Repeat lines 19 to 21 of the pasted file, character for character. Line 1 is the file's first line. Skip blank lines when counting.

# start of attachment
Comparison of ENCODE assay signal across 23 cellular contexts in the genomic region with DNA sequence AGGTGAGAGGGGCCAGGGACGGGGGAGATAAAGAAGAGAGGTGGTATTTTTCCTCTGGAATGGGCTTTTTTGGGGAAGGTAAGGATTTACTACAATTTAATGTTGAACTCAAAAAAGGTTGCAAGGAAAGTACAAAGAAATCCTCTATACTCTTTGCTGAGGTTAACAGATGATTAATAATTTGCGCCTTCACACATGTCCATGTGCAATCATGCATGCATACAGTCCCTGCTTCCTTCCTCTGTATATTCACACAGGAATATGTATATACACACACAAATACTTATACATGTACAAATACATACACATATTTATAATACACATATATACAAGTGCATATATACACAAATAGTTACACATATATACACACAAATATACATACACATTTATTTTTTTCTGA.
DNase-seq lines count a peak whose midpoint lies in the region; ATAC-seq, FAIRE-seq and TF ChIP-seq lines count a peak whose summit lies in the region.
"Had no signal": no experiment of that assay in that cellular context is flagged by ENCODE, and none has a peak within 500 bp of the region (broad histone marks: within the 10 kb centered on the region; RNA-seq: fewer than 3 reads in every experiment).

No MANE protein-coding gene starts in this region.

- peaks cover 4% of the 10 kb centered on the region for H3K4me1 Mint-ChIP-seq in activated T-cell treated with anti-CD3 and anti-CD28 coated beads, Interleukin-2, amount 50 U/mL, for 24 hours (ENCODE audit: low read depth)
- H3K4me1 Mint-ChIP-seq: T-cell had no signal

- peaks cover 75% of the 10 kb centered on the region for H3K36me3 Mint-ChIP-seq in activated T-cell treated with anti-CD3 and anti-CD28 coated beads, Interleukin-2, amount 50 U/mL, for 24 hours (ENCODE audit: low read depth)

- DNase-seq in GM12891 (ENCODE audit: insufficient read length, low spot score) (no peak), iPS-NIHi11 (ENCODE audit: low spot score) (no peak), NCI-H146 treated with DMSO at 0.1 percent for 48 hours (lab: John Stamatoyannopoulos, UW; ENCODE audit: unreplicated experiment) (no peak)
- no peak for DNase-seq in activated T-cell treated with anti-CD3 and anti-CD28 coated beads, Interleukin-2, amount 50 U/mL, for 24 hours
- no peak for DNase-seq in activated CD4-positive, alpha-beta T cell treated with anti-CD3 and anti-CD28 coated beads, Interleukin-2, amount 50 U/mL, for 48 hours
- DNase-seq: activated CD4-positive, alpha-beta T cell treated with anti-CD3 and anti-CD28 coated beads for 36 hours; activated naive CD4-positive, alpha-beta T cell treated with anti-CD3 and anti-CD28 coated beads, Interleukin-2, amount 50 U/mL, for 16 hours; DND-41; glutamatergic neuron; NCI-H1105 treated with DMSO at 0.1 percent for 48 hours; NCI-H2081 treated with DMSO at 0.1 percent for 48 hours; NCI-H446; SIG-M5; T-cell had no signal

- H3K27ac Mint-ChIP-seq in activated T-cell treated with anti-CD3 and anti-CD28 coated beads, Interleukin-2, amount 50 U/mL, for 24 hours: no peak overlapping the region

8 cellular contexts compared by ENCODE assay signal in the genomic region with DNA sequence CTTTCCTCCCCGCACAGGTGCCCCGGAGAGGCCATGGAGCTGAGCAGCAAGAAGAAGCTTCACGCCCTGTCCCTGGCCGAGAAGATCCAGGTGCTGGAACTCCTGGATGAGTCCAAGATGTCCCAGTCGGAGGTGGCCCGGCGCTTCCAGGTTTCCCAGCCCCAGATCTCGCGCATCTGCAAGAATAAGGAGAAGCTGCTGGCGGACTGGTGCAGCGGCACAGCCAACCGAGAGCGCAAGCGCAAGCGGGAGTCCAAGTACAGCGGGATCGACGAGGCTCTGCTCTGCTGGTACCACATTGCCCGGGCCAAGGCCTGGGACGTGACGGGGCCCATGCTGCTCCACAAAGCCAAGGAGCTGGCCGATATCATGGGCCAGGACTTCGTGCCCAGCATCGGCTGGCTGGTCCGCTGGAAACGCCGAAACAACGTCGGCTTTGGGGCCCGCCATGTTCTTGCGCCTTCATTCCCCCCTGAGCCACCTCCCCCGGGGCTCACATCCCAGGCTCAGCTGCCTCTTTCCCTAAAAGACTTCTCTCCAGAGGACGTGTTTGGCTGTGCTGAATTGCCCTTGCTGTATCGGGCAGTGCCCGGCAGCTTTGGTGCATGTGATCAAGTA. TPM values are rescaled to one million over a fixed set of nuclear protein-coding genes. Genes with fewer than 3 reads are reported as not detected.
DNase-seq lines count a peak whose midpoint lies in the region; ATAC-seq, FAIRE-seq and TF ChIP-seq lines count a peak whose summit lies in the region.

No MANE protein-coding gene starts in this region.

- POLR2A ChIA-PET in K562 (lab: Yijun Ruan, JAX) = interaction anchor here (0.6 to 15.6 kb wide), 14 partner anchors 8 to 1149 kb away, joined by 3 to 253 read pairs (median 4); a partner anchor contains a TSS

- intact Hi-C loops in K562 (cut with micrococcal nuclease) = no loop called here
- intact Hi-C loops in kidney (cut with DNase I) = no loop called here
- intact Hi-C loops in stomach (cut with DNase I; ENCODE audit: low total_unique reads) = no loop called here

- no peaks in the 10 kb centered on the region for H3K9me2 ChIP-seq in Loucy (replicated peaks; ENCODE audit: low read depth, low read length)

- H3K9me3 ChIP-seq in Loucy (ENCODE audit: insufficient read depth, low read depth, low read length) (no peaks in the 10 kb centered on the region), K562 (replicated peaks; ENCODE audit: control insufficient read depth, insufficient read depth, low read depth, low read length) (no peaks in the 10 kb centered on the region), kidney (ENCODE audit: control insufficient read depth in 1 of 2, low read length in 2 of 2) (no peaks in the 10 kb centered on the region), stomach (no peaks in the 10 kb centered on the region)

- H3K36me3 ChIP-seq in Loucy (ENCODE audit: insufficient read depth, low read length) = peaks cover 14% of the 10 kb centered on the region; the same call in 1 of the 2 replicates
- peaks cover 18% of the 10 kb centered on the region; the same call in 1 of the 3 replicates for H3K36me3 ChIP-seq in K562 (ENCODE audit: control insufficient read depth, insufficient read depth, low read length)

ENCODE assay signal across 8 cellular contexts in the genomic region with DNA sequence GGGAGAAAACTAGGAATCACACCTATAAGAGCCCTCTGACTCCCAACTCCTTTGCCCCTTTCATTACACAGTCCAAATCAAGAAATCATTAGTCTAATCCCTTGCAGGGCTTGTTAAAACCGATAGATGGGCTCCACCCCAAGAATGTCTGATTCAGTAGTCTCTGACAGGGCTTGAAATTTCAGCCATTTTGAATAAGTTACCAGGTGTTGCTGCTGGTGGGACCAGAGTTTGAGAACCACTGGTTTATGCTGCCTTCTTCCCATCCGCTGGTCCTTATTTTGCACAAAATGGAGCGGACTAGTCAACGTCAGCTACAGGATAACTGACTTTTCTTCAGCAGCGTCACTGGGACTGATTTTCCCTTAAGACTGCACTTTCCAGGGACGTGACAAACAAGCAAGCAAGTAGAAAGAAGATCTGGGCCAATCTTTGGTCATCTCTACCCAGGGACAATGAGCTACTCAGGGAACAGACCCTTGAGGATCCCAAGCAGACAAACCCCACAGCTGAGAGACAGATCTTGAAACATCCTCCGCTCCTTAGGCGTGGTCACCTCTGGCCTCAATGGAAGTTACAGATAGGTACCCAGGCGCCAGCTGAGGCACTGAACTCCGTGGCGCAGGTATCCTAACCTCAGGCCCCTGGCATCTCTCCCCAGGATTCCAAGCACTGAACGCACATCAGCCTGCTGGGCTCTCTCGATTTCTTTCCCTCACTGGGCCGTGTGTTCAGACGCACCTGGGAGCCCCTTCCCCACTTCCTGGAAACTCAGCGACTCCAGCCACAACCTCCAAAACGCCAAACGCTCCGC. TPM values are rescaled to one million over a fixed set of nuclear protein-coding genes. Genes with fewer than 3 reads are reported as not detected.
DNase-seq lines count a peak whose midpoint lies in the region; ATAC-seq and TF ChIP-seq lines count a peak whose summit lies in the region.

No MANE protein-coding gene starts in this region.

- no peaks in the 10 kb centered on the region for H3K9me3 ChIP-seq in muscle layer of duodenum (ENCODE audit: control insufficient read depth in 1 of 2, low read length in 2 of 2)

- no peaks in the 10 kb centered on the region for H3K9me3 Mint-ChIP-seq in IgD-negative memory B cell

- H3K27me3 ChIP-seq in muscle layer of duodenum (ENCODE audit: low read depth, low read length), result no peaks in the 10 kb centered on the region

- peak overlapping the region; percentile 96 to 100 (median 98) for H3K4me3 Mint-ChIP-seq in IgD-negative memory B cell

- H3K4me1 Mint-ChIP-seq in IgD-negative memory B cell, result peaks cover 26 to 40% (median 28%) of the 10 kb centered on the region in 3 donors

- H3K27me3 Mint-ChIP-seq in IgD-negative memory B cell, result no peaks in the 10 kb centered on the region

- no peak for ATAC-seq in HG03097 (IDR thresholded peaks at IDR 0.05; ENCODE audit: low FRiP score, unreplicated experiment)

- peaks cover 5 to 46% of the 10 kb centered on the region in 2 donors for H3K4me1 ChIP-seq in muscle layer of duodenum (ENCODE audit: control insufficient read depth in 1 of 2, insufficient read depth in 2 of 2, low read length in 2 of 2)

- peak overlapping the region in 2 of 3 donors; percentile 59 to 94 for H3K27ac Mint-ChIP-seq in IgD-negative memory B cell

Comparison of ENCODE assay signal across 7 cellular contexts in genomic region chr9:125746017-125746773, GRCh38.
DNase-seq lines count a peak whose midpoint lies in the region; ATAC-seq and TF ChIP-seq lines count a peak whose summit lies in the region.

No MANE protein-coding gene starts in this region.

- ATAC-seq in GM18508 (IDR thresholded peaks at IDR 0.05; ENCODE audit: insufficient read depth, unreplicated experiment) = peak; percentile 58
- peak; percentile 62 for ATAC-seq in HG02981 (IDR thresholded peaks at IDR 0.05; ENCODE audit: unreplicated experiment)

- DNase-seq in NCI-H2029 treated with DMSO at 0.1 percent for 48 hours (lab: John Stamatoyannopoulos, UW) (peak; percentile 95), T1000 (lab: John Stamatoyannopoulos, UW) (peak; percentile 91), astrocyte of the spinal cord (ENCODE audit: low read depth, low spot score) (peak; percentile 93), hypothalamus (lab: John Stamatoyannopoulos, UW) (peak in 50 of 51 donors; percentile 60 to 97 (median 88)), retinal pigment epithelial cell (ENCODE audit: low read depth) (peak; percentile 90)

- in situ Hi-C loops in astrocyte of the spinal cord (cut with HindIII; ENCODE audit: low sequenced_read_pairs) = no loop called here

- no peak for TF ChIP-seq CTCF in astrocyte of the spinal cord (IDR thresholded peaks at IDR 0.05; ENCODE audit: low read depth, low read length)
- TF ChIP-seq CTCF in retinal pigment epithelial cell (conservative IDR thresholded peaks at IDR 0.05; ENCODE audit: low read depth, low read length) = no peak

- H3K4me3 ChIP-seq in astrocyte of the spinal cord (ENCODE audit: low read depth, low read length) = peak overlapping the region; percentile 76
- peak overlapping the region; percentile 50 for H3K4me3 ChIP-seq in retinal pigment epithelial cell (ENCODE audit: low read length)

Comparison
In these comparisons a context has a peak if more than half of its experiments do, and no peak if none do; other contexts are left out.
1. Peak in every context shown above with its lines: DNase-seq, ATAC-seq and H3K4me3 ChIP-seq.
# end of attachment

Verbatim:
- intact Hi-C loops in stomach (cut with DNase I; ENCODE audit: low total_unique reads) = no loop called here

- no peaks in the 10 kb centered on the region for H3K9me2 ChIP-seq in Loucy (replicated peaks; ENCODE audit: low read depth, low read length)

- H3K9me3 ChIP-seq in Loucy (ENCODE audit: insufficient read depth, low read depth, low read length) (no peaks in the 10 kb centered on the region), K562 (replicated peaks; ENCODE audit: control insufficient read depth, insufficient read depth, low read depth, low read length) (no peaks in the 10 kb centered on the region), kidney (ENCODE audit: control insufficient read depth in 1 of 2, low read length in 2 of 2) (no peaks in the 10 kb centered on the region), stomach (no peaks in the 10 kb centered on the region)